Power companies and facility managers find it difficult to believe that previously 'well-behaved' species such as Egeria could change their ecology so dramatically following dam construction, and they question whether other changes are responsible. Examining the current patterns of genetic diversity in Jupiá Lake might suggest whether major genetic change has recently occurred; such knowledge might be useful in predicting future environmental change. The objective of this research was to examine the current genetic diversity in E. densa and E. najas populations in Jupiá Lake and tributaries of Paraná River using molecular markers. This study is part of a larger project examining the environmental effects of dam construction.
the Jupiá Reservoir, Tietê River, Pereira Barreto Canal, and São José dos Dourados River, Brazil.
The stems of E. densa andE. najas are mono-morphic, elongate, up to 3 m or more in length, and irregularly branched; branches are borne at "double internodes", resembling the main stem. Their leaves are opposites or whorled without stipules and are not differentiated into petiole and lamina (Cook and Urmi-Ko"nig, 1984). Reproduction is largely asexual via branches that can survive and grow without roots anchored in soil. Reproduction by seed is rare, and it is unusual to find both sexes growing side by side, making pollination by insects difficult (Kissmann, 1991).
Materials and methods
The map presented in Figure 1 shows the distribution of the thirteen plant sample sites throughout Thirteen sites were selected for sampling. Some sites did not have populations of both Egeria species, thus a different number of samples were collected per site. A site along the Sucurí River was originally included in the sampling design but no Egeria plants were found in this location.
The original sampling design called for collecting plants of both species from seven sub-populations at each of 13 sites (a total of 91 sub-populations for each species) along Jupiá Lake, the Tietê, Sucurí and São José dos Dourados Rivers, and Pereira Barreto Canal, along the border between the States of São Paulo and Mato Grosso do Sul, Brazil (Table 1). In approximately half of the sites, one or the other Egeria species was absent from a sub-population (Table 2); a total of 88 plants were collected for the two species (42 E. najas plants and 46 E. densa plants).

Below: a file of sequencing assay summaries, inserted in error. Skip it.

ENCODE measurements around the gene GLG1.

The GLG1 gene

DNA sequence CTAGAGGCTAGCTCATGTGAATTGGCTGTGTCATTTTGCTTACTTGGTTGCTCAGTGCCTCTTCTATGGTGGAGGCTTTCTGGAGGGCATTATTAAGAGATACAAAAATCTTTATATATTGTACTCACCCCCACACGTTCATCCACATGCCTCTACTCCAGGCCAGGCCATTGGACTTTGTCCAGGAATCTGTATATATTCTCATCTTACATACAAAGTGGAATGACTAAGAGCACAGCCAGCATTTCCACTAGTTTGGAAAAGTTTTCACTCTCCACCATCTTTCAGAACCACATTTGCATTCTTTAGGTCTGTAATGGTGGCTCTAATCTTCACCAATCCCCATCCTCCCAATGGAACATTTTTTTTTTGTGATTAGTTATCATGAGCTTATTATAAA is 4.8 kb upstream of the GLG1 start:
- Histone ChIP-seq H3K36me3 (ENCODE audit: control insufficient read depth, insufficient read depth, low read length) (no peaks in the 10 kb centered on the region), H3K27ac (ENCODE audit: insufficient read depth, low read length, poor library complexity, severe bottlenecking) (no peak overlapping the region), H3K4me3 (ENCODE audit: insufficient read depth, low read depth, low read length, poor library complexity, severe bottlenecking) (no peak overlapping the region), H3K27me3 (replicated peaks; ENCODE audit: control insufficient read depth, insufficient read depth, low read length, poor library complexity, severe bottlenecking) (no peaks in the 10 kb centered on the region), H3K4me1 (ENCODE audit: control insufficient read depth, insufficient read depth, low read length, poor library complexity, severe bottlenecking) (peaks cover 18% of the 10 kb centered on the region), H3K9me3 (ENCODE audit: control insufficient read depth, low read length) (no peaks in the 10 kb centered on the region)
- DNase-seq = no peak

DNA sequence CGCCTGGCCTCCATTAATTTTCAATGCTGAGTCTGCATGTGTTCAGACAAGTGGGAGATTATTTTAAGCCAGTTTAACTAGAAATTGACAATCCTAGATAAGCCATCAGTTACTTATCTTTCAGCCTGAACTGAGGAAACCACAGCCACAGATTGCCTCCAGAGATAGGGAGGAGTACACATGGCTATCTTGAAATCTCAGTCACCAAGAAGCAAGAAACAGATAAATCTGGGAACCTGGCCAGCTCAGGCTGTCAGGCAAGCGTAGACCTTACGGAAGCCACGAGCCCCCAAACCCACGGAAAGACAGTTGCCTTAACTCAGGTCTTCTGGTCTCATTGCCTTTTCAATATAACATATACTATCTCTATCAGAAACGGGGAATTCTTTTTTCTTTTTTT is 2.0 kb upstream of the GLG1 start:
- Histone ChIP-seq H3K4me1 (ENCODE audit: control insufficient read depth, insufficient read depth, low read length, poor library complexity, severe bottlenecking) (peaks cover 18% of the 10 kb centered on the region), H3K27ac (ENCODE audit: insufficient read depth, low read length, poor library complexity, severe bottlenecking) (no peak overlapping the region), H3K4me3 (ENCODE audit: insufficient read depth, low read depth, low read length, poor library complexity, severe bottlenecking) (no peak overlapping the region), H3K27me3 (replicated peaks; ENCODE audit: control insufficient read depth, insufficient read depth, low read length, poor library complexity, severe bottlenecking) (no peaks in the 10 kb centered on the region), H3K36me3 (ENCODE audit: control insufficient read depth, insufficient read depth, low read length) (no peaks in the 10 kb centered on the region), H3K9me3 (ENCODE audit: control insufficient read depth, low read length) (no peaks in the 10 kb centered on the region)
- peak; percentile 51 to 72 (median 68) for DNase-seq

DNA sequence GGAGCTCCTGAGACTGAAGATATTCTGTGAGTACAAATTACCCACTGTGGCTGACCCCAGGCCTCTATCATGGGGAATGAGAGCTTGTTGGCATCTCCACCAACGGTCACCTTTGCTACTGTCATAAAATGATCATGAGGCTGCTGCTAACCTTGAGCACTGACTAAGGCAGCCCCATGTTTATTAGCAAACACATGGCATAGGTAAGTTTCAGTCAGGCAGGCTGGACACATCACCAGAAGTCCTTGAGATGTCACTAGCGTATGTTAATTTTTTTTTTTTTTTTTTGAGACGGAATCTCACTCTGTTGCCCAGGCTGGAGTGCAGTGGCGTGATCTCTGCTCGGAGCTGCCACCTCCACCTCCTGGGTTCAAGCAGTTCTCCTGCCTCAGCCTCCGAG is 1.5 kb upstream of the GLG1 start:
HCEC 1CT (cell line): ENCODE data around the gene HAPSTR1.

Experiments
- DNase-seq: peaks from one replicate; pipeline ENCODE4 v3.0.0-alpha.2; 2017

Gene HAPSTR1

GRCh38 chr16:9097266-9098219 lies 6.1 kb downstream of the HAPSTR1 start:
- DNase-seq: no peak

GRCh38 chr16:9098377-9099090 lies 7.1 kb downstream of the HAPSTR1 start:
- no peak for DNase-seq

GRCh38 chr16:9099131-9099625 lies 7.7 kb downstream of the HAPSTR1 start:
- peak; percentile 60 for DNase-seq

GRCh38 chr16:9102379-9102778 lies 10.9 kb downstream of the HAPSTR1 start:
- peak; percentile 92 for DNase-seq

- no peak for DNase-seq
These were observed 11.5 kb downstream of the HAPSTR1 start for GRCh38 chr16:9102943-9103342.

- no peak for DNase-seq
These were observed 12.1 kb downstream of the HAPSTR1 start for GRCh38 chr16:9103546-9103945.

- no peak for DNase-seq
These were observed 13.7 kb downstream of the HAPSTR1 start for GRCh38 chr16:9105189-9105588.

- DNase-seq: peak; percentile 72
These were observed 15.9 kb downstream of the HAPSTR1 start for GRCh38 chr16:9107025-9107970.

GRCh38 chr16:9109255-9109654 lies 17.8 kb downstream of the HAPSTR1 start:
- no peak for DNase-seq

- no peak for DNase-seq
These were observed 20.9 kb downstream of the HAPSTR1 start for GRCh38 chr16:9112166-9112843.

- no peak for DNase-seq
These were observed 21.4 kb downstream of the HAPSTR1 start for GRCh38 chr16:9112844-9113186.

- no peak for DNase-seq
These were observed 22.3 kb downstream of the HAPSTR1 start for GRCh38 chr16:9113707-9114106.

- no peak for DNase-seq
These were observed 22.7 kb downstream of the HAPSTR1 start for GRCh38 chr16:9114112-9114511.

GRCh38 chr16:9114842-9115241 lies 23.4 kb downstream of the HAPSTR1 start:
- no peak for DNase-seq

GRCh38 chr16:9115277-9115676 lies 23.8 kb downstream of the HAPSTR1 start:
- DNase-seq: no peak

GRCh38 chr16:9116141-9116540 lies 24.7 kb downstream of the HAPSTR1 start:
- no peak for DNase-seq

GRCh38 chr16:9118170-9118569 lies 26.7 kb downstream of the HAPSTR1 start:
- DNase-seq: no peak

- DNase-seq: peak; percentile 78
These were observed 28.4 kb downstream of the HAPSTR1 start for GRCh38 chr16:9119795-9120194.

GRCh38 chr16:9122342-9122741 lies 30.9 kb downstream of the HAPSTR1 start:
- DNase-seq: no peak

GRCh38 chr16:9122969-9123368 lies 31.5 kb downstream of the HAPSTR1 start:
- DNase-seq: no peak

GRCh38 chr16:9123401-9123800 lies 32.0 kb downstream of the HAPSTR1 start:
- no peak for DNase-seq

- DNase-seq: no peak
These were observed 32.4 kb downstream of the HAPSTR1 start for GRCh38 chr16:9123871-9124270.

Collections from Egeria sub-populations were separated by a distance of at least 200 m. Plant specimens were transferred to an aquarium at the Department of Crop Science, São Paulo State University (UNESP), Botucatu, SP, Brazil. Species identities were confirmed morphologically, and live plants were maintained in the aquarium to provide easy access to specimens for DNA and isoenzyme extractions.
Isoenzymes are widely used as molecular markers to understand the genetic relationships within and among populations. Relative to other types of molecular markers (e.g., RAPDs or RFLPs), isoenzymes are relatively inexpensive for population survey work, have a well-established genetic function, and can be conducted with a minimum of sophisticated, expensive electrophoresis equipment (Hedrick, 1971; Rogers, 1972; Nei, 1978; and Wain et al., 1985). The technique used in this study involved minor variations from frequently cited methods. One hundred milligram of fresh leaves from each plant were used to prepare a crude homogenate using the extraction technique of Verkleij (1983). Three gel/electrode buffer systems (Figure 2) were used based on Cheliak and Pitel (1984), Alfenas et al. (1991) and Ballve et al. (1991), with electrophoresis performed at temperatures near 5 °C. A total of 17 isoenzy-matic systems were studied, including AAT, ACP, ADH, CAT, a-EST, β-EST, GDH, G6P, G2D, IDH, LAP, MADH, MDH, ME, PEX, SDH, and SKDH (Cheliak and Pitel; 1984; Yamada and Guries, 1989).
As a comparison to the isoenzyme analysis described above, a sub-sample of plants were also analyzed using Random Amplified Polymorphic DNA (RAPDs) according to the procedure of Williams et al. (1990), modified by Grattapaglia and Sederof (1994).
DNA was extracted from 150 mg of leaves ground in 700 μ! of CTAB buffer [100 mM of Tris-HC (pH 8.0), 1 % hexadecyltrimethylammonium bromide (CTAB), 0.7 M NaCl, 10 mM EDTA, 2% mercaptoethanol and 10% polyvinylpirimidine (PVP)] and heated to 65 °C for 30 to 60 minutes with shaking. This solution was added to 600 μL of chloroform-isoamylic alcohol (24:1 v/v); tubes were shaken gently and then centrifuged at 6,000 rpm for 15 minutes. The homogenate was then emulsified again in CTAB buffer, the supernatant was added to 0.5 volume of 5 M NaCl and 2 volumes of isopropanol at -20 °C, and the tubes were shaken gently until DNA precipitated. Following incubation at -20 °C for approximately 12 hours, the solution was centrifuged at 3,000 rpm for 3 minutes. The DNA pellets were washed with ethanol, dried at room temperature and re-dissolved in TE buffer with RNAse (1 μL per 100 μL of DNA) for 2 hours at 37 °C. The relative amount of DNA for each sample was quantified and stored at -20 °C.